Next up is Jammin' Uptown, a superb 1985 hard bop set led by drummer Alvin Queen. Queen and Hicks make up two parts of a sextet that also includes Manny Boyd (soprano), Terence Blanchard (trumpet), Robin Eubanks (trombone) and Ray Drummond (bass). With such top-notch performers on the record serving as mere sidemen, the musical results have no trouble exceeding all expectations. The group tackles seven selections, all of them penned by one of the players. Blanchard's "Europia" gets things off to an up-tempo start. Eubanks (brother of Tonight Show guitarist Kevin) offers a couple of standout numbers with the fiery "After Liberation" and the ballad "Resolution of Love". The group also takes a stab at Hicks' most well known composition "Mind Wine". The only member without a featured original song is Drummond. We can forgive him, however, since he also served as the producer on the date and the sound quality is outstanding throughout.

Finally we come to Mind Wine, a 2007 recording from the John Hicks Legacy Band, led by the late pianist's wife flutist Elise Wood-Hicks. She assembled an impressive sextet for the date, which pays tribute to the memory of the late pianist via interpretations of seven of his original works. Hicks' longtime friend Larry Willis honors the late musician's legacy with his work on piano. He's accompanied by Craig Handy (saxophones), Eddie Henderson (trumpet), Curtis Lundy (bass) and Steve Williams (drums), all of whom more than rise to this special occasion. The most moving aspect of the album arrives on the closing track: a sublime reading of Duke Ellington's "Single Petal of a Rose," a tune previously performed by husband and wife on Hicks' album of the same name. As it was on that album, it's performed here as a duet between piano and flute. The result is a hauntingly beautiful musical eulogy that will no doubt stir up all types of emotions for Hicks fans.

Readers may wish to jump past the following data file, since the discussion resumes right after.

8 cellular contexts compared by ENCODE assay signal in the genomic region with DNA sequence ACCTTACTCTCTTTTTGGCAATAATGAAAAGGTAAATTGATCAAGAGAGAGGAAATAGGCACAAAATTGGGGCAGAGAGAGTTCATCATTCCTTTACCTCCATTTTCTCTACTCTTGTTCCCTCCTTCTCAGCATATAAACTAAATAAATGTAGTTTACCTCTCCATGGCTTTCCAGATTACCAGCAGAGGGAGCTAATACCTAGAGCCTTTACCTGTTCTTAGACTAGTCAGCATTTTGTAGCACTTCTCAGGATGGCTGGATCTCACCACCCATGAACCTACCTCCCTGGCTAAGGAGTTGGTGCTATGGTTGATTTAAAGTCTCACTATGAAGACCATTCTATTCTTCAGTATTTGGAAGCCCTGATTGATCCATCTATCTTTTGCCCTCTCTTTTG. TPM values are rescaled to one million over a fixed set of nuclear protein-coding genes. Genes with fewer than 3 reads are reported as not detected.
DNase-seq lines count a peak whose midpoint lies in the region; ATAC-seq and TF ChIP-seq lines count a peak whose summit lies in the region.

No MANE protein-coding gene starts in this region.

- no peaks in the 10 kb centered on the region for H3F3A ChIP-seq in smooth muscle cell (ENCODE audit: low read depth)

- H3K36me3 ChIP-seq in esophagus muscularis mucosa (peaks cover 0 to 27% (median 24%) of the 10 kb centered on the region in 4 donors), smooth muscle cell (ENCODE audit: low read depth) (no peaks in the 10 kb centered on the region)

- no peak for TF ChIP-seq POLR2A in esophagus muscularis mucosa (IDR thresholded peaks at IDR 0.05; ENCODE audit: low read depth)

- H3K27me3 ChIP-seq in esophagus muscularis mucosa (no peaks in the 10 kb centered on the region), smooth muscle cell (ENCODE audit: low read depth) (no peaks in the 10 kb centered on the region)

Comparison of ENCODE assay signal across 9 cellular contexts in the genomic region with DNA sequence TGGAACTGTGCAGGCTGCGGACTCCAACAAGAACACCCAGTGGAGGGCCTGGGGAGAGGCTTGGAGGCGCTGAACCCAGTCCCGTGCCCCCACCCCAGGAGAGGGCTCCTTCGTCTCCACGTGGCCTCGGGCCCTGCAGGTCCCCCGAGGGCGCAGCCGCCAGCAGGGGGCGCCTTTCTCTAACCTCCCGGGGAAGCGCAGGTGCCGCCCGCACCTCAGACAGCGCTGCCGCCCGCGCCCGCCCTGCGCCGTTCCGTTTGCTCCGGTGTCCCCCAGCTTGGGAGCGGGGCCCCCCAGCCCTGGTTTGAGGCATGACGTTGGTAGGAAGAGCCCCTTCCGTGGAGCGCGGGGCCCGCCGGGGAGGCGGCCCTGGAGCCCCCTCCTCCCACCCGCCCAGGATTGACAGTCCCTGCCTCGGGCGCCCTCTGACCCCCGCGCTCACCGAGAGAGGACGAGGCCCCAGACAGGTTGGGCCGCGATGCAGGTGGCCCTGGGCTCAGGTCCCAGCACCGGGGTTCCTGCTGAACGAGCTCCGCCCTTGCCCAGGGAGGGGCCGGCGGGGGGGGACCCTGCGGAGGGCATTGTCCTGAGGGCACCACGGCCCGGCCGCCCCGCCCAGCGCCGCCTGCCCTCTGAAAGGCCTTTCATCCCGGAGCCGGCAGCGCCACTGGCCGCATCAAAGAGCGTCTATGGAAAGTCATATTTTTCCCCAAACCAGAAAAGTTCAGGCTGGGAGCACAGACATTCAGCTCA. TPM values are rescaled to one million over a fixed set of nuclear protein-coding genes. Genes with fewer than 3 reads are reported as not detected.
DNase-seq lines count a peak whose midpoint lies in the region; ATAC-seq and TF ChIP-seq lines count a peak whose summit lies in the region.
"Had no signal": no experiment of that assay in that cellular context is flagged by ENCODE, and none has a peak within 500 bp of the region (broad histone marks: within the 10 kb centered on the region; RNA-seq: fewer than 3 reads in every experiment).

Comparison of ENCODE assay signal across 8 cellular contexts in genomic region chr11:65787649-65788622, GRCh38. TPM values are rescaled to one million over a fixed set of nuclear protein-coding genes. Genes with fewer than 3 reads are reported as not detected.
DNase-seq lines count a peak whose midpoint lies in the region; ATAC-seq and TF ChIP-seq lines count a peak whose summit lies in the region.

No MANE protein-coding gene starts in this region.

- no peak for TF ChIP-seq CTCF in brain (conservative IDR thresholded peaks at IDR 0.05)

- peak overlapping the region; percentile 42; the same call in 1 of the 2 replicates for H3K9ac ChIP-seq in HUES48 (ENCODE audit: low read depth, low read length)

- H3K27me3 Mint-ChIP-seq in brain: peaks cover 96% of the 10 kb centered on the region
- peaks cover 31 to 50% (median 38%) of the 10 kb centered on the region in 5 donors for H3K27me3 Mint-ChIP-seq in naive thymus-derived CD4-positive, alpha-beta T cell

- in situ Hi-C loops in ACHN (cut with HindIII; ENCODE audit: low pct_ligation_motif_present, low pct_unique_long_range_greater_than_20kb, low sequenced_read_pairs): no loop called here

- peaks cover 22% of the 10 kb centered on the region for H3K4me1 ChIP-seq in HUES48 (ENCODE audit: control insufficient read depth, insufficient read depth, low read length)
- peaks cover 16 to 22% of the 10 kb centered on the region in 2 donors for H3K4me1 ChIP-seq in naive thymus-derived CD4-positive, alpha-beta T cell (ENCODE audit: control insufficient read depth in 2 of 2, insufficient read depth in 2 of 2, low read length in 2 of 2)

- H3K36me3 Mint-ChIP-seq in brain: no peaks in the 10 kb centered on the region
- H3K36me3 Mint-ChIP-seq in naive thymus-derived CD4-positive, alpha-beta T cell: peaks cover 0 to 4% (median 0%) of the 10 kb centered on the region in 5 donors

The death of John Hicks left a gaping hole in the jazz world, but his legacy will live on forever.

Tracks and Personnel

Live at the Jazz Corner of the World



Jammin' Uptown

Tracks: Europia; Jammin' Uptown; After Liberation; Mind Wine; Hear Me Drummin'; Resolution of Love: Hassan.

Personnel: Alvin Queen: drums; Manny Boyd: tenor, alto and soprano sax; John Hicks: piano; Terence Blanchard: trumpet; Robin Eubanks: trombone; Ray Drummond: bass.

Mind Wine: The Music of John Hicks

Tracks: Mind Wine; After the Morning; Blues in the Pocket; Heart to Heart; Yemenja; Naima's Love Song; Avotcja; Single Petal of a Rose.

Personnel: Elise Wood-Hicks: flute, alto flute; Craig Handy: soprano saxophone, tenor saxophone; Eddie Henderson: trumpet; Larry Willis: piano; Curtis Lundy: bass; Steve Williams: drums.


comments powered by Disqus


Start your shopping here and you'll support All About Jazz in the process. Learn how.

Related Articles

Read Evan Parker and Paul G. Smyth on Weekertoft Multiple Reviews
Evan Parker and Paul G. Smyth on Weekertoft
By John Eyles
February 17, 2019
Read The Grammys' Failure To Recognize 2018's Greatest Rock Records Multiple Reviews
The Grammys' Failure To Recognize 2018's Greatest Rock Records
By John Bricker
February 16, 2019
Read Stefan Pasborg: A Drummer’s World of Vinyl Multiple Reviews
Stefan Pasborg: A Drummer’s World of Vinyl
By Jakob Baekgaard
February 5, 2019
Read Big Star: Live-r Than They Ever Were Multiple Reviews
Big Star: Live-r Than They Ever Were
By Doug Collette
February 2, 2019
Read Allison Miller: Modern Jazz Icon in the Making Multiple Reviews
Allison Miller: Modern Jazz Icon in the Making
By Doug Collette
February 1, 2019
Read Winter 2019 Multiple Reviews
Winter 2019
By Doug Collette
January 26, 2019